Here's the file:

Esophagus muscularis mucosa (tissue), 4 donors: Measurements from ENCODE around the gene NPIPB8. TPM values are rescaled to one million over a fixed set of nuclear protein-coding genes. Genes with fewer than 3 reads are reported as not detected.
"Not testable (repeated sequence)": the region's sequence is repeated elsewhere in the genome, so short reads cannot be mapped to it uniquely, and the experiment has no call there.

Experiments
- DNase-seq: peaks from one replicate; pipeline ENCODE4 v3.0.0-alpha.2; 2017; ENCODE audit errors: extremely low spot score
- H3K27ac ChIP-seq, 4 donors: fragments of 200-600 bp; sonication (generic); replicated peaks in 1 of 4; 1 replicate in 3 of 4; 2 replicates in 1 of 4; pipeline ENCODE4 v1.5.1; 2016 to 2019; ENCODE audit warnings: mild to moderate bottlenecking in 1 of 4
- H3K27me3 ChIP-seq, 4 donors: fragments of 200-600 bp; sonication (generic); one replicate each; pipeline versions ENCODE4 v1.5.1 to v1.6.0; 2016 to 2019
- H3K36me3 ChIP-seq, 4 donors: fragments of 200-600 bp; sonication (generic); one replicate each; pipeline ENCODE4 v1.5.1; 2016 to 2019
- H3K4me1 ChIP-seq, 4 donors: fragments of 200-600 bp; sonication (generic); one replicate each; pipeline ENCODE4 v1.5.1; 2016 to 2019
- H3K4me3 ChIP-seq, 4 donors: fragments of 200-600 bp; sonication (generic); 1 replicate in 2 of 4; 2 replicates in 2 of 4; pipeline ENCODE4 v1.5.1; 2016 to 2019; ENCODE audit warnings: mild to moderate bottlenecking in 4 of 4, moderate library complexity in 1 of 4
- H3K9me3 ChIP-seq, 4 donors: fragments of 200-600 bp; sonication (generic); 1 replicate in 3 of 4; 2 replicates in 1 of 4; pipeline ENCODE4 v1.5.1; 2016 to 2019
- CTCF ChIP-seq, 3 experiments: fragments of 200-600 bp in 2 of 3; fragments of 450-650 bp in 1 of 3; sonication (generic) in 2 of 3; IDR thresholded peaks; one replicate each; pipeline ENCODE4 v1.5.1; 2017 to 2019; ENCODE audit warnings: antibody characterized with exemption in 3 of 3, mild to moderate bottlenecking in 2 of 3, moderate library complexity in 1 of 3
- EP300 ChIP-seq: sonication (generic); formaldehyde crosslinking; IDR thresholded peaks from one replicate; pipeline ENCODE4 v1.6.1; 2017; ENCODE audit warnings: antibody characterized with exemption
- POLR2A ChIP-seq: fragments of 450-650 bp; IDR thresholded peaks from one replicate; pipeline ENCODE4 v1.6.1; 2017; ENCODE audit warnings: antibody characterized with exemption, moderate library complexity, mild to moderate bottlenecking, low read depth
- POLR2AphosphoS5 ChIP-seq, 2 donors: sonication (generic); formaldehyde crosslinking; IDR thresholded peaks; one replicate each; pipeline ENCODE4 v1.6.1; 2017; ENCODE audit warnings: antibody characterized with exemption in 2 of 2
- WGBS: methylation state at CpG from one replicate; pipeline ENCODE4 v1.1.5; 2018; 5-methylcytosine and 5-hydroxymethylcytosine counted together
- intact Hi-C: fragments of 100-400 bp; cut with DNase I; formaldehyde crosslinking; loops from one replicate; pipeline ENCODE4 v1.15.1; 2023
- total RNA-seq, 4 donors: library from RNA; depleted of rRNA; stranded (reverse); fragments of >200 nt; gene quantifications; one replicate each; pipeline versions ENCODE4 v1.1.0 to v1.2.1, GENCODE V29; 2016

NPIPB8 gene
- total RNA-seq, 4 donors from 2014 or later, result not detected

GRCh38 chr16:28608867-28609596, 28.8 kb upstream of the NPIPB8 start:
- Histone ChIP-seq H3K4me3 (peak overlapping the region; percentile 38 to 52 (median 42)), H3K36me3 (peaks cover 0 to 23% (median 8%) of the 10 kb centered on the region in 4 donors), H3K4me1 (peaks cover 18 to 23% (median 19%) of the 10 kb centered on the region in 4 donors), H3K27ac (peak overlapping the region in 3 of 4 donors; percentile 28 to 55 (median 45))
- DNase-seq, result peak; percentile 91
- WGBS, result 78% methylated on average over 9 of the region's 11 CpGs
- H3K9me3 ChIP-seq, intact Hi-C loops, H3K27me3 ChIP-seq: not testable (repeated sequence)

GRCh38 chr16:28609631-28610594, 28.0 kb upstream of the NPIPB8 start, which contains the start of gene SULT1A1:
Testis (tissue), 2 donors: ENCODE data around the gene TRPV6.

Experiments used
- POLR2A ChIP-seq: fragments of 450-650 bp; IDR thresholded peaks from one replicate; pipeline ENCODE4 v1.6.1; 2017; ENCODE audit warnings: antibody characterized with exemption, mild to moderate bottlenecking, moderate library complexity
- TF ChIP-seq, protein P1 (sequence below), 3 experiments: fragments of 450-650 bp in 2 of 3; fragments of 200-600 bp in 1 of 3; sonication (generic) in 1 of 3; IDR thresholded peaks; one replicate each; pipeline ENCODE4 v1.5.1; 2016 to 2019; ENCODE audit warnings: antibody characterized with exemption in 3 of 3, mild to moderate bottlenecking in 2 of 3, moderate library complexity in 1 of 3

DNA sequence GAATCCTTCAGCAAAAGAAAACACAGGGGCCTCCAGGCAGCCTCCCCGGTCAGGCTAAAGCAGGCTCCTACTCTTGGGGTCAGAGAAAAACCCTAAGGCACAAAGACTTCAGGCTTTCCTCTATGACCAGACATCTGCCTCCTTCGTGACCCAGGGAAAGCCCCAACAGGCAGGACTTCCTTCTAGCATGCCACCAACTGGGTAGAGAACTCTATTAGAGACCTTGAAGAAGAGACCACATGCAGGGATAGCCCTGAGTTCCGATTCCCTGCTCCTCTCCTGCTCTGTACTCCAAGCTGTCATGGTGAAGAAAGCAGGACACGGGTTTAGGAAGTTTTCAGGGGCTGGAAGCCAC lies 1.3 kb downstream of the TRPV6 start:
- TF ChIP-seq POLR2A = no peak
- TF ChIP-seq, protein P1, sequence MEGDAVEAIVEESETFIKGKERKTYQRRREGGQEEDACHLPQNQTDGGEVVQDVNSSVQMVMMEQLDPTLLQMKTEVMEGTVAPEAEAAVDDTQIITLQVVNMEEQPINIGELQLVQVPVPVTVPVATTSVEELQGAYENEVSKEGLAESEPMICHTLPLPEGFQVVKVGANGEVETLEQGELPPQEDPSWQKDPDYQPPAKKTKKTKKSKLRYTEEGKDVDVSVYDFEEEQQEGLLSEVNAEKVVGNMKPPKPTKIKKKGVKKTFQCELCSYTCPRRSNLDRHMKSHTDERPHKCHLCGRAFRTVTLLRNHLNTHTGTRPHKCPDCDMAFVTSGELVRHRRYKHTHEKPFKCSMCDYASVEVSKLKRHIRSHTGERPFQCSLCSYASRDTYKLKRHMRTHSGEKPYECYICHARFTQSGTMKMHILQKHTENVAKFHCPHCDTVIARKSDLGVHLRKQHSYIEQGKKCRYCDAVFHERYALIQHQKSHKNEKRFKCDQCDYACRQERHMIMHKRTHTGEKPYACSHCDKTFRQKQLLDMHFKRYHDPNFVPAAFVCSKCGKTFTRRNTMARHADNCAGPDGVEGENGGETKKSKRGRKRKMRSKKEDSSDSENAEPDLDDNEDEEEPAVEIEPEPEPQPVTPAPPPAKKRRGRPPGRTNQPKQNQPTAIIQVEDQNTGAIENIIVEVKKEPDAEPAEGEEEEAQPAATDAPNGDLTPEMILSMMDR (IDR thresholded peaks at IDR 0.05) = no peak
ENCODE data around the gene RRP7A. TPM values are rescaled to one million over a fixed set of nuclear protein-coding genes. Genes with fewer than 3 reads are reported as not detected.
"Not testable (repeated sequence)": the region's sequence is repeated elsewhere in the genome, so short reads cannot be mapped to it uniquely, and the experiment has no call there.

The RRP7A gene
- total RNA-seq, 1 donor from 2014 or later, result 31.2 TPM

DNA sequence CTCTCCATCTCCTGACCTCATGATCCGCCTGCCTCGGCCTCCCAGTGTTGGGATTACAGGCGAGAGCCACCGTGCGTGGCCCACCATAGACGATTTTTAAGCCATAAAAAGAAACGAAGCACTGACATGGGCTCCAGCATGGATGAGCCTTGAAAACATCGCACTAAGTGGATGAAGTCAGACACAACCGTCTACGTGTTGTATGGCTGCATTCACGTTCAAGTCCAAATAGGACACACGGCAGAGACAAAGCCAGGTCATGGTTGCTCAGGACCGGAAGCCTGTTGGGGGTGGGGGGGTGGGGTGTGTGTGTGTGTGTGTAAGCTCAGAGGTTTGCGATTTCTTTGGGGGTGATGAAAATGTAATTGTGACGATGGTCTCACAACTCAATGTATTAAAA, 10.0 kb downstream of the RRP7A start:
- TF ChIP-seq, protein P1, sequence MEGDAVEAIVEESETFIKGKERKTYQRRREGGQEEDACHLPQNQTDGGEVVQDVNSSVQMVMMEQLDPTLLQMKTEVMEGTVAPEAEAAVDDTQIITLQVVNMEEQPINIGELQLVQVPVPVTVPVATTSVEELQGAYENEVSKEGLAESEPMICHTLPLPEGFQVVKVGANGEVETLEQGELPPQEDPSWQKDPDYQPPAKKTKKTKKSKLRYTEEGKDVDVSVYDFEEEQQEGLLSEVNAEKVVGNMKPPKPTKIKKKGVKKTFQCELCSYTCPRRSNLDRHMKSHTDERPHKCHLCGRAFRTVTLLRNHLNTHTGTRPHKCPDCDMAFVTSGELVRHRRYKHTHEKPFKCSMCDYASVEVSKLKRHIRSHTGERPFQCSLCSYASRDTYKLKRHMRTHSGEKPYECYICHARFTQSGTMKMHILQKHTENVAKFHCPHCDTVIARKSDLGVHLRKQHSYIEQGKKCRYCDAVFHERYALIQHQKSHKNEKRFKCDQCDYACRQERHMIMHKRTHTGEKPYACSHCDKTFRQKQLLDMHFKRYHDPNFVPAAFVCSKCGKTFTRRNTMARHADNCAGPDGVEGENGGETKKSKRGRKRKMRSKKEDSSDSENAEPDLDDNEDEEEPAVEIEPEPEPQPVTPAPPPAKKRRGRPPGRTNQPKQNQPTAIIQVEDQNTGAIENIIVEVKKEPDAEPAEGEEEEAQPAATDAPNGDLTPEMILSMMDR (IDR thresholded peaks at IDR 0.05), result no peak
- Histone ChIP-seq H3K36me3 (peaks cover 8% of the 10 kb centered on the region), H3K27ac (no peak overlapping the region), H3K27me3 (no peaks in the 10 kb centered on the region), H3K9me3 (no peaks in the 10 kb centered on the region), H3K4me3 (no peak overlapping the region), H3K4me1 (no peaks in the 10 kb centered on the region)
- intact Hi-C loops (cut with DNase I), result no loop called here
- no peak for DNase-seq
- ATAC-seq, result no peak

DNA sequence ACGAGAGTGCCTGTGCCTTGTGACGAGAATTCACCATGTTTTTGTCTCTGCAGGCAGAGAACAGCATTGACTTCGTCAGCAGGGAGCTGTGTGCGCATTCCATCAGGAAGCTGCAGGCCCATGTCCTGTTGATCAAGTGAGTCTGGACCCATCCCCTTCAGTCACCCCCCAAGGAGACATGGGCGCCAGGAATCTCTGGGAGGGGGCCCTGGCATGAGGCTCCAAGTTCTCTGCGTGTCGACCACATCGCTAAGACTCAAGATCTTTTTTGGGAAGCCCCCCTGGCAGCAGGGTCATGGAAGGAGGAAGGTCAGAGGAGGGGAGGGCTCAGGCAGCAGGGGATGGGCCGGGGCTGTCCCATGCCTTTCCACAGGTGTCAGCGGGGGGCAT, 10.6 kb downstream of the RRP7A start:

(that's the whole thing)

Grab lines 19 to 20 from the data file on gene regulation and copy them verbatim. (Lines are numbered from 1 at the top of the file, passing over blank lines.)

- total RNA-seq, 4 donors from 2014 or later, result not detected

GRCh38 chr16:28608867-28609596, 28.8 kb upstream of the NPIPB8 start: